Playwriting Exercise: Happy Objects

Playwriting Exercise: Happy Objects
Written by Lindsay Price

Over on Buzz Feed they have pictures of Happy Objects. Not, you know, objects with a cheery disposition, but that have happy faces somehow in them. They can’t help it, they look really happy. You cannot help but giggle a little at these pics. I was not in a good mood when I was putting together this blog post and dagnabit if I didn’t have a smile on my face by the end.

Personification is one of my all time favourite theatrical techniques – I love taking something that is not supposed to be a character and making it one. Concepts, objects, emotions, all of these elements make for character characters. And the wonderful thing about theatre audiences is that they will go with you, with whatever you present so long as they know the rules of the world. If you let them know what’s happening, they’ll follow you to the ends of the earth, and whatever kinds of characters you happen to create there.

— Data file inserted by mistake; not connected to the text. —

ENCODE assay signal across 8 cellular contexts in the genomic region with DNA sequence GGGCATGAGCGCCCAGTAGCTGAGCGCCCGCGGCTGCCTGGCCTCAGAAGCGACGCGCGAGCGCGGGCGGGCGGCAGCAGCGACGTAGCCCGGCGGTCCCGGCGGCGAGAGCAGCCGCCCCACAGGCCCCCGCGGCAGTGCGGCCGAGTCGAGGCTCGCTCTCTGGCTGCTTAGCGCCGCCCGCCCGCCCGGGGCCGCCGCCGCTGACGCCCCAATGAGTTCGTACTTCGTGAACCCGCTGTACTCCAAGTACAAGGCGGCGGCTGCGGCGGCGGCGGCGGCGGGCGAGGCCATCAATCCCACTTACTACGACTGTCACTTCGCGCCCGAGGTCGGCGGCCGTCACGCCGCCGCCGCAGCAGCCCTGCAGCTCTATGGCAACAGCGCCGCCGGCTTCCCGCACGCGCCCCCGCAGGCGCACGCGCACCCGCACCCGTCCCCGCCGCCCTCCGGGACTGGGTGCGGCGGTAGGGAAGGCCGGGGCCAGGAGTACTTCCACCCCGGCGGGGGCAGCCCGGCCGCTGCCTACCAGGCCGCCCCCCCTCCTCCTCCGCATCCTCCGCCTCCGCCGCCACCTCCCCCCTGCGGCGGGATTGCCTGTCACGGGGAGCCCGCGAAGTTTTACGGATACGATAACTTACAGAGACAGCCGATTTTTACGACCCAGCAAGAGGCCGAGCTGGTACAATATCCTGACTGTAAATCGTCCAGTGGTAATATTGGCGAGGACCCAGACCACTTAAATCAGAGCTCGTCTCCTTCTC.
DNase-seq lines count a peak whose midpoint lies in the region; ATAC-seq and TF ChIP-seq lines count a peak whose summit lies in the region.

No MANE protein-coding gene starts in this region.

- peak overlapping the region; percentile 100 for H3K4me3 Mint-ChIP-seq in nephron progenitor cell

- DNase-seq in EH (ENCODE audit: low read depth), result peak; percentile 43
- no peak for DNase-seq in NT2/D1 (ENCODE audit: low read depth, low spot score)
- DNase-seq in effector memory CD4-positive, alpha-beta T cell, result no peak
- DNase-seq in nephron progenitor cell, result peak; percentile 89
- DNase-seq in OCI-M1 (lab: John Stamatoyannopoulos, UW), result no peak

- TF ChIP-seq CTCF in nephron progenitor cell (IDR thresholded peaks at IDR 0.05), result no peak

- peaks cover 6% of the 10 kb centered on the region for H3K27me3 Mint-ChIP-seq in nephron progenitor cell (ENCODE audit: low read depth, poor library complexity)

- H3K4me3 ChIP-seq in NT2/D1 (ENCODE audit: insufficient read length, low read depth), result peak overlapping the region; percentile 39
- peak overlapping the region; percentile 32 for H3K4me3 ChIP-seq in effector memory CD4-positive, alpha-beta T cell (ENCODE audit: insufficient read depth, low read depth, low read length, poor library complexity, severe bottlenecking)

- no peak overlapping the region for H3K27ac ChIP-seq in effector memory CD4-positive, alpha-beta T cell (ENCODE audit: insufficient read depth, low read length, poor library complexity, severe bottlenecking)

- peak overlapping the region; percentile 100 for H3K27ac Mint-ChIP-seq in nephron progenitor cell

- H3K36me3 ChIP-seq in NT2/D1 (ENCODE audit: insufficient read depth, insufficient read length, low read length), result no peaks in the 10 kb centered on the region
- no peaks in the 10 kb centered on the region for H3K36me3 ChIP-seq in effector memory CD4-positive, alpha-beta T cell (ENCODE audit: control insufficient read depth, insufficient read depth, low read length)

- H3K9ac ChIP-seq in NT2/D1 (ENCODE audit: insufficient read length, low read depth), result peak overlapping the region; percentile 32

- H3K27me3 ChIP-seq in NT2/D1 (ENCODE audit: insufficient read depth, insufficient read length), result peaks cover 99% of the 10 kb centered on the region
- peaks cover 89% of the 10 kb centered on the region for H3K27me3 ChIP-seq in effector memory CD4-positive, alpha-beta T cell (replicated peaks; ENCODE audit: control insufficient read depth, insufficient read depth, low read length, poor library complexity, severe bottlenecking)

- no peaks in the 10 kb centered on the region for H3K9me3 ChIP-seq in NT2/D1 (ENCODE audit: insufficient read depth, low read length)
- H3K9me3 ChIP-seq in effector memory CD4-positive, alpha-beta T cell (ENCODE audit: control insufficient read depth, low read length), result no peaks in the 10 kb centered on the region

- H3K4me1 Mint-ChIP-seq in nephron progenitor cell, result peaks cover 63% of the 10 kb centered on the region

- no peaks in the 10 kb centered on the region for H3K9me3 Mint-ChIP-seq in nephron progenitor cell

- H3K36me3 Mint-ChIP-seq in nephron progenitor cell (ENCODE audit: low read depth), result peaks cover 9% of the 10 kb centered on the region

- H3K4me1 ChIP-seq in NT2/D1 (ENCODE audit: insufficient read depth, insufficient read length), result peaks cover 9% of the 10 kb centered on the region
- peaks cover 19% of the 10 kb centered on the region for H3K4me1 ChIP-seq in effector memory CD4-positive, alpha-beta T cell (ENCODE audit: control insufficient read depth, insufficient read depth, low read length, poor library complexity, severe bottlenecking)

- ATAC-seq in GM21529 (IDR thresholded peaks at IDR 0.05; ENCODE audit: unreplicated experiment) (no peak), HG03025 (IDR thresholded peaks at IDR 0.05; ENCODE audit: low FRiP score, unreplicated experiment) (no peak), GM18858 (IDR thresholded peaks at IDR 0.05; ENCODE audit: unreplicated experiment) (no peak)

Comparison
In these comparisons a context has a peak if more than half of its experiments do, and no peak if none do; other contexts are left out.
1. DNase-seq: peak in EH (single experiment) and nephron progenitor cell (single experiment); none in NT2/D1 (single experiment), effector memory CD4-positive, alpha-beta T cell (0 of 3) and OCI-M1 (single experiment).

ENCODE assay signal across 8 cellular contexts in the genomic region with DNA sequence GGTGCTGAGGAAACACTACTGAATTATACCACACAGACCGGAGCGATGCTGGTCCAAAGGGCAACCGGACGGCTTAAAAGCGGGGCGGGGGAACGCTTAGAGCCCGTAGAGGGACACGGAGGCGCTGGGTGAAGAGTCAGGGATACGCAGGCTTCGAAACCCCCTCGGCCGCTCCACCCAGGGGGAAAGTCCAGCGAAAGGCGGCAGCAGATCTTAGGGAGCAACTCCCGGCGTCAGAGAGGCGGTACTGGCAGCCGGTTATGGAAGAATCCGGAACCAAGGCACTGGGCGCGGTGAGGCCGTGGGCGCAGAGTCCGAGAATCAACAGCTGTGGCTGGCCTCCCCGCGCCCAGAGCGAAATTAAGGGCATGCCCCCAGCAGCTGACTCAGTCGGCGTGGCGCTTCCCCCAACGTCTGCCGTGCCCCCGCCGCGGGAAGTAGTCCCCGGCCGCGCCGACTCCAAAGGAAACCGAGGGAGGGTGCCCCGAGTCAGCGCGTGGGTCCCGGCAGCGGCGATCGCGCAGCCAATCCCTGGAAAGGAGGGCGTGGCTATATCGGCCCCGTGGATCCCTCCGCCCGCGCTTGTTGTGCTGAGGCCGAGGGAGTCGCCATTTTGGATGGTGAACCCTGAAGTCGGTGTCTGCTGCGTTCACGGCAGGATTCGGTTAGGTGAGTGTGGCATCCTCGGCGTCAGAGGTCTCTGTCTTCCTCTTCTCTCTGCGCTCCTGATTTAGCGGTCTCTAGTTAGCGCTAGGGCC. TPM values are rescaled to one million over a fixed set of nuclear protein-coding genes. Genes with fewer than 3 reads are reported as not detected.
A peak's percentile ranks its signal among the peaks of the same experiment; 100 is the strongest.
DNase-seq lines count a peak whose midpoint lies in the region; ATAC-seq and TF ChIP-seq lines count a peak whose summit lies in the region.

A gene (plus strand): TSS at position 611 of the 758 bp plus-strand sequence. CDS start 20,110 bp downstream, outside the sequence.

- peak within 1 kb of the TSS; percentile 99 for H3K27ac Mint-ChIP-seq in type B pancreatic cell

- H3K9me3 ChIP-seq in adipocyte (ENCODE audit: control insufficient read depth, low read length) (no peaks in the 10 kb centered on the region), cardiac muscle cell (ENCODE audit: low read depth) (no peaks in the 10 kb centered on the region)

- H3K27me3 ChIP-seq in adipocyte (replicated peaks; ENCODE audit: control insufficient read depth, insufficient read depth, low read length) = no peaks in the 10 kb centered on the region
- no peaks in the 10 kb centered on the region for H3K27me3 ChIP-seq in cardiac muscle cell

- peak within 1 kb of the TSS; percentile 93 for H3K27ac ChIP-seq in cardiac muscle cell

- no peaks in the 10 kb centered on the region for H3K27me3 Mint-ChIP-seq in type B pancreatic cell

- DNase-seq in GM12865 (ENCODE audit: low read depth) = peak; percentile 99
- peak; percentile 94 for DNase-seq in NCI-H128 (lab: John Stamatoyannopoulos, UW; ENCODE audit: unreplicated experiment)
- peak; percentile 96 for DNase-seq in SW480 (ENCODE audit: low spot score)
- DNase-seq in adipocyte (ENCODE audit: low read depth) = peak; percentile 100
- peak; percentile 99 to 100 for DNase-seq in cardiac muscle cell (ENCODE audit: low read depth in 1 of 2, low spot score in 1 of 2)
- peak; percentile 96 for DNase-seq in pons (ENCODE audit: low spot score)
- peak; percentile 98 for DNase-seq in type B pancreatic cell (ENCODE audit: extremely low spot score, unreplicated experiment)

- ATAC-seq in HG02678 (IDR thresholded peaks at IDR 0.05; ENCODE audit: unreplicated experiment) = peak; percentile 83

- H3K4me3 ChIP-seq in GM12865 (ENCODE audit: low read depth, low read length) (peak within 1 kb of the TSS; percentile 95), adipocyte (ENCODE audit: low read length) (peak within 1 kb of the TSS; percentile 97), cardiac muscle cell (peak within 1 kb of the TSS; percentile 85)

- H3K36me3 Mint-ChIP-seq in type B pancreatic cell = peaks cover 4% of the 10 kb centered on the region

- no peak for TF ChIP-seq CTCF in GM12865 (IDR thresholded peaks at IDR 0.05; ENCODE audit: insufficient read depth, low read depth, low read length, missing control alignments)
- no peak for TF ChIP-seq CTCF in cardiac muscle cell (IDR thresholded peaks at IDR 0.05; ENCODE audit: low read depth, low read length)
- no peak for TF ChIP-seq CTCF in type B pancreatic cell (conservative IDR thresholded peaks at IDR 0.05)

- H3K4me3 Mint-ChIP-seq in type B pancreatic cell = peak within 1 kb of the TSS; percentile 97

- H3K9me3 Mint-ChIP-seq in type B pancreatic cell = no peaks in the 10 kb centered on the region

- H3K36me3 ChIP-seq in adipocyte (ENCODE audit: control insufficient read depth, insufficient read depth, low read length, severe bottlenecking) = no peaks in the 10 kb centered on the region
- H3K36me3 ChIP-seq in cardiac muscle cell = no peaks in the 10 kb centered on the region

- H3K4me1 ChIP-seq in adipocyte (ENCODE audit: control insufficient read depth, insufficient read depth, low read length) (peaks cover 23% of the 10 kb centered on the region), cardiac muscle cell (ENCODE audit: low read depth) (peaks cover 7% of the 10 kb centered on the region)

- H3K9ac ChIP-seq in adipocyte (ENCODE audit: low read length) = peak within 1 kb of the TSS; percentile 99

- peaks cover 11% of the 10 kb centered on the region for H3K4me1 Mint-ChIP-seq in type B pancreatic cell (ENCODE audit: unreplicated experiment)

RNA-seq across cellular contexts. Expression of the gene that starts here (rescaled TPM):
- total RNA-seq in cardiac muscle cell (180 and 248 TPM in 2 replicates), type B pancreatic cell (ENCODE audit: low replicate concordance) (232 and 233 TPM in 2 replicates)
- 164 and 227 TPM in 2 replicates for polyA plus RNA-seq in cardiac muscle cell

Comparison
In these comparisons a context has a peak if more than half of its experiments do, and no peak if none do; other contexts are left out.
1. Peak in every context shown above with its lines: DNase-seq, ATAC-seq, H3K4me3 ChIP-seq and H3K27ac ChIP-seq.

Playwriting exercises.

  • Head on over to Buzz Feed and their post on Happy Objects. Pick the picture that makes you smile the most and write a monologue for that character. Give them that cheery disposition and personality to match their outward grin.
  • Now think of an object that embodies the opposite of your happy chair, lighter, or piece of luggage and write a scene between the two of them. Think about what conflict could lie between these two opposite characters in two opposing states. What would the happy character want from the unhappy character and vice versa? Is the happy character always happy? Annoyingly happy? Or is the other character always annoyingly sad?

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About the author

Lindsay Price